What Accountants Need to Know About AI
Artificial intelligence is divided into a variety of sub-fields, including but not limited to machine reasoning, machine learning, deep learning, and natural language processing. Each of these sub-fields has essential applications in accounting. In effect, Al has fields that may even be nested as sub-fields, such as Deep Learning (DL) is a sub-field of Machine Learning (ML), as illustrated in Figure 1.1.
As stated in the introduction, artificial intelligence is defined broadly as a computer program or software application that can imitate or simulate human behavior. This definition works well with a variety of technologies that we use every day. For example, the words that you are currently reading were spoken into a dictation tool in a popular word processing software. This form of Al uses speech recognition software to translate audio data into text, mimicking the actions of a human transcriber.
However, it is important to recognize that a generally accepted definition of artificial intelligence remains open for debate (Dobrev, 2012). An influential textbook in Al research entitled Artificial Intelligence: A Modern Approach offers four possibilities: systems that think like humans, systems that act like humans, systems that think rationally, and systems that act rationally (Russell & Norvig, 2010).
Expert Systems and other systems that mimic human behavior using rules-based or fuzzy-based algorithms.
Algorithms that enable machines to learn and improve without explicit programming based on training data sets.
Examples: supervised, unsupervised, semi-supervised, reinforcement learning.
Artificial Neural Networks: algorithms using models inspired by the biological neural networks found in human brains to analyze and learn from large volumes of data.
Figure 1.1 Relationship between Al, ML, and DL.
Today speech recognition is considered a form of Al and tomorrow it may be relegated to straightforward automation. The bottom line here is that what constitutes Al continues to evolve with time and technological advances. Although a consensus may not exist on a formal definition of Al, experts often make a distinction between two subtypes of Al - artificial narrow intelligence (AN1) and artificial general intelligence (AG1).
Artificial Narrow Intelligence (ANI)
Artificial narrow intelligence (ANI), also known as weak or narrow Al, focuses on a task, such as speech recognition, computers that can play chess, or autonomous vehicles. Virtually all of the Al with which we are familiar can be classified as AN1, as computer scientists have yet to create machines that can experience emotion and the ability to perceive or feel things (Jajal, 2018). AN I machines that are programmed for these specific tasks are typically much better than their humans at doing the same task.
Examples of narrow Al include chatbots that are built for the narrow purpose of conversation. Chatbots are capable of verbal responses, using algorithms and a database, based on a statement or question.
Artificial General Intelligence (AGI)
The goal of artificial general intelligence (AGI), also known as strong or broad Al, is to create machines capable of performing all the cognitive tasks of the human brain. The essential elements of AGI include: (1) the ability to apply knowledge from one domain to another; (2) the ability to plan for the future based on experience and knowledge; and (3) the ability to adapt based on changing circumstances (Walch, 2019).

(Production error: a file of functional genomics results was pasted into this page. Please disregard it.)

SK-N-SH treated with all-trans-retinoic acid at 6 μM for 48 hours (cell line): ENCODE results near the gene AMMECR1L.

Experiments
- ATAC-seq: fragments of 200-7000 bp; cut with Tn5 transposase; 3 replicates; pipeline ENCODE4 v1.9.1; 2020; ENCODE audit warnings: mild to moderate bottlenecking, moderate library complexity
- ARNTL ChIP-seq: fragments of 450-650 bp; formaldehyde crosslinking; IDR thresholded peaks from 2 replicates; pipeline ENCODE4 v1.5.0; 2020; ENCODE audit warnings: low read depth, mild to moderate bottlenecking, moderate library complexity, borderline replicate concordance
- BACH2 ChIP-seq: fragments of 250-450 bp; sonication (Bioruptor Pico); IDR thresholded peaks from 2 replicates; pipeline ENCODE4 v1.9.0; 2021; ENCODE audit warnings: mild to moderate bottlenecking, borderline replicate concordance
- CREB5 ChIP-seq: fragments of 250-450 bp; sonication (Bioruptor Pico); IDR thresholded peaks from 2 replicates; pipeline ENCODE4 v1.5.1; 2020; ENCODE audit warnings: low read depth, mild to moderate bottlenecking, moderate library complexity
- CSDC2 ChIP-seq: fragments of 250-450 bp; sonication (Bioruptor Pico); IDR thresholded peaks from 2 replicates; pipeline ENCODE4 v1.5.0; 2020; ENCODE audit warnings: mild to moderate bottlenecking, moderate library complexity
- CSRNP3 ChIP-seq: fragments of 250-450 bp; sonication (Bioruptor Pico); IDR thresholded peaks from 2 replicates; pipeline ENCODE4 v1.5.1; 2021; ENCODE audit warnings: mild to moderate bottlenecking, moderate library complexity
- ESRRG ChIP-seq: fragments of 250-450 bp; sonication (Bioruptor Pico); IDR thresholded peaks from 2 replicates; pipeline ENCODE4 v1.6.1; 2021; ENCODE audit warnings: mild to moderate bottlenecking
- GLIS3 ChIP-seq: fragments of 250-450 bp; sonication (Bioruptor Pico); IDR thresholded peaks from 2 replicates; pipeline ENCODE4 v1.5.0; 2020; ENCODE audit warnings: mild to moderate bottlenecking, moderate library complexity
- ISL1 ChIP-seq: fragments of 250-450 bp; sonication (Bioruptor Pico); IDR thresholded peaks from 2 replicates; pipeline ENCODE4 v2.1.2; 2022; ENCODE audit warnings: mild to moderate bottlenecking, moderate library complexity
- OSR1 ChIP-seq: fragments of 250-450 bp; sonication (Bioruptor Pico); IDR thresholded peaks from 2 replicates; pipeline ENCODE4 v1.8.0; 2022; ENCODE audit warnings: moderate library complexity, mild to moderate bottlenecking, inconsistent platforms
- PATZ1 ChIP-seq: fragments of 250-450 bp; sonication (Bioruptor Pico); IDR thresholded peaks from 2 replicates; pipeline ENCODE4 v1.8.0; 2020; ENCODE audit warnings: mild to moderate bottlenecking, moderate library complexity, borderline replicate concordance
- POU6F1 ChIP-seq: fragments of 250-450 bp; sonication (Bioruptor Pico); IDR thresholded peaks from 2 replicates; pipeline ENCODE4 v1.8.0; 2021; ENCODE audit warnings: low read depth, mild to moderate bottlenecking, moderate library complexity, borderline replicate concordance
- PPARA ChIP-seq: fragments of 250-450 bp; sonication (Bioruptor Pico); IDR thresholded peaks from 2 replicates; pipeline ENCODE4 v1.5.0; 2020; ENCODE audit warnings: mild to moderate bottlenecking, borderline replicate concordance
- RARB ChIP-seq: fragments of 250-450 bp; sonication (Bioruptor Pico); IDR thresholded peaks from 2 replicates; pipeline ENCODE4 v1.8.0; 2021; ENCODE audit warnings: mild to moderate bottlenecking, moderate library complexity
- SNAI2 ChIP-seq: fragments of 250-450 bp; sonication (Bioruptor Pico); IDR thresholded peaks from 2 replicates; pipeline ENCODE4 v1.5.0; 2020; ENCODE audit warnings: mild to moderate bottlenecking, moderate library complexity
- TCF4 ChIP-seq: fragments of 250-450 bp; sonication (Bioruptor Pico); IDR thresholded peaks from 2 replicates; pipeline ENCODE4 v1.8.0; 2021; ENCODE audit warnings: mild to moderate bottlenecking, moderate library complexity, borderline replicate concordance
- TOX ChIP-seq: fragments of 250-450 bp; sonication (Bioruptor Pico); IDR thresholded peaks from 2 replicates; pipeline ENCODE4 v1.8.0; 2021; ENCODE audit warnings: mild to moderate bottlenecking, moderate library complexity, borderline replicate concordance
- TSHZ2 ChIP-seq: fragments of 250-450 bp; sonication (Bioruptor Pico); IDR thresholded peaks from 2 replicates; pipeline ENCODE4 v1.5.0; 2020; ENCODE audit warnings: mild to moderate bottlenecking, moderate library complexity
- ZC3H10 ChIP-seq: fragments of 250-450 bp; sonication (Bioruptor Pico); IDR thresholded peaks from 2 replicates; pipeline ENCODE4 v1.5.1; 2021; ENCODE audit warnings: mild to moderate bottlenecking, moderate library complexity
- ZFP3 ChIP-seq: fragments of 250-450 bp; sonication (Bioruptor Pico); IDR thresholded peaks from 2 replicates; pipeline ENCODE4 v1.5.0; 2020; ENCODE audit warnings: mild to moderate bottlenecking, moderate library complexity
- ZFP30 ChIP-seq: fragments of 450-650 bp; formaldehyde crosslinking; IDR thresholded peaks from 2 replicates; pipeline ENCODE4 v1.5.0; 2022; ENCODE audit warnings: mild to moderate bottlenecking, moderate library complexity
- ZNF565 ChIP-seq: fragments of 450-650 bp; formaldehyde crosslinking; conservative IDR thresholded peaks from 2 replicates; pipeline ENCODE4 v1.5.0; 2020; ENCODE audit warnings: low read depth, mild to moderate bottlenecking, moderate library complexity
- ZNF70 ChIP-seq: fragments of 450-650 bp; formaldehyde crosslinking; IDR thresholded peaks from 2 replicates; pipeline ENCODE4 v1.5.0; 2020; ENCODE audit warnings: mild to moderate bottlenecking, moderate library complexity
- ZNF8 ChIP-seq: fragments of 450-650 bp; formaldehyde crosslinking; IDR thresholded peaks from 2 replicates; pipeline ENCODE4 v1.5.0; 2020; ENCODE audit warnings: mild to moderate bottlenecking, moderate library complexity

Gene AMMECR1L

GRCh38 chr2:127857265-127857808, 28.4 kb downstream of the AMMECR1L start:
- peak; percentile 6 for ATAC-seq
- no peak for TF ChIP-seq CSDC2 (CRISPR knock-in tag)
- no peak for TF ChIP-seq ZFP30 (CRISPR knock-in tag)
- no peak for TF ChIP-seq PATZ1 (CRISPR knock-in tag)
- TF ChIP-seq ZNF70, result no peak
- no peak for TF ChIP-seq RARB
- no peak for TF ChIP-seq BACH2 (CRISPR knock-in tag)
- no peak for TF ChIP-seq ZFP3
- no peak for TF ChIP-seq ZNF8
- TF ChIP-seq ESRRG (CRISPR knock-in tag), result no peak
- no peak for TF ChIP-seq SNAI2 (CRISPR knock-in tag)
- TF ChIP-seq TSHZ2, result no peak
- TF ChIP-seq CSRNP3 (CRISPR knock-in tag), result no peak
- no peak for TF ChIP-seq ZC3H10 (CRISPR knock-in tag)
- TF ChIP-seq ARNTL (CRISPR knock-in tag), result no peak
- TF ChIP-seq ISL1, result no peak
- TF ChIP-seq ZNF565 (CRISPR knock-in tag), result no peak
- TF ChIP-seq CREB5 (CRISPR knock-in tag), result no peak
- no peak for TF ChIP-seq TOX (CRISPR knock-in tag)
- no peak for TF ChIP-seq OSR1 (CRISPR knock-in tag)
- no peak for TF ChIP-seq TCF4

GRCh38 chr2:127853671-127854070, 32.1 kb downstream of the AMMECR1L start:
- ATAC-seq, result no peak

Machine reasoning (MR) is the ability of a computer to draw conclusions from a knowledge base using automated inference techniques that can imitate or simulate human inference, such as deduction and induction. León Bottou, a reasoning expert, provides a more technical definition of MR as an “algebraic manipulation of previously acquired knowledge in order to answer a new question” (Bottou, 2014, p. 136).
The initial applications of reasoning systems were referred to as expert systems (ES). Expert systems are an early form of Al, first developed in the 1970s. They are computer systems that store knowledge from human experts to emulate human decision-making. To become an expert, one must have deep knowledge of both facts and rules as well as practical experience in a particular domain (Negnevitsky, 2011). Such expertise can be gained through formal training or hands-on experience. ES works by making recommendations or drawing conclusions on a narrow topic using a rules-based engine applied against a database. ES is used in a variety of disciplines in accounting, such as
What Accountants Need to Know 7 audit, tax, management accounting, and personal financial planning (Yang & Vasarhelyi, 1993).
Expert systems can be classified as rules-based or fuzzy-based. Rules-based expert systems employ a set of detailed instructions, called algorithms, that apply rules to interpret how to react to various scenarios. For example, a tax software program may use the following rule: if the adjusted gross income equals X dollars, then the applicable federal tax is equal to Y dollars.
Fuzzy-based expert systems use fuzzy logic - a logical system in which conditions cannot be described in binary terms such as true or false, 0 or 1. Fuzzy logic is useful in situations that involve imprecision and vagueness (Negnevitsky, 2011). For example, an algorithm using fuzzy logic was used in an expert system designed to assist with fraud detection of settled insurance claims (Pathak et al., 2005). These researchers also suggest that fuzzy logic expert systems could be used by auditors to assess control risks and detection risks on an audit engagement.
Today’s machine reasoning systems go beyond the rules-based capabilities of ES. Al-enabled MR systems can now learn using machine learning algorithms and artificial neural networks to drawconclusions through data analysis. As a result, there are vast opportunities for accountants to utilize MR systems to enhance productivity.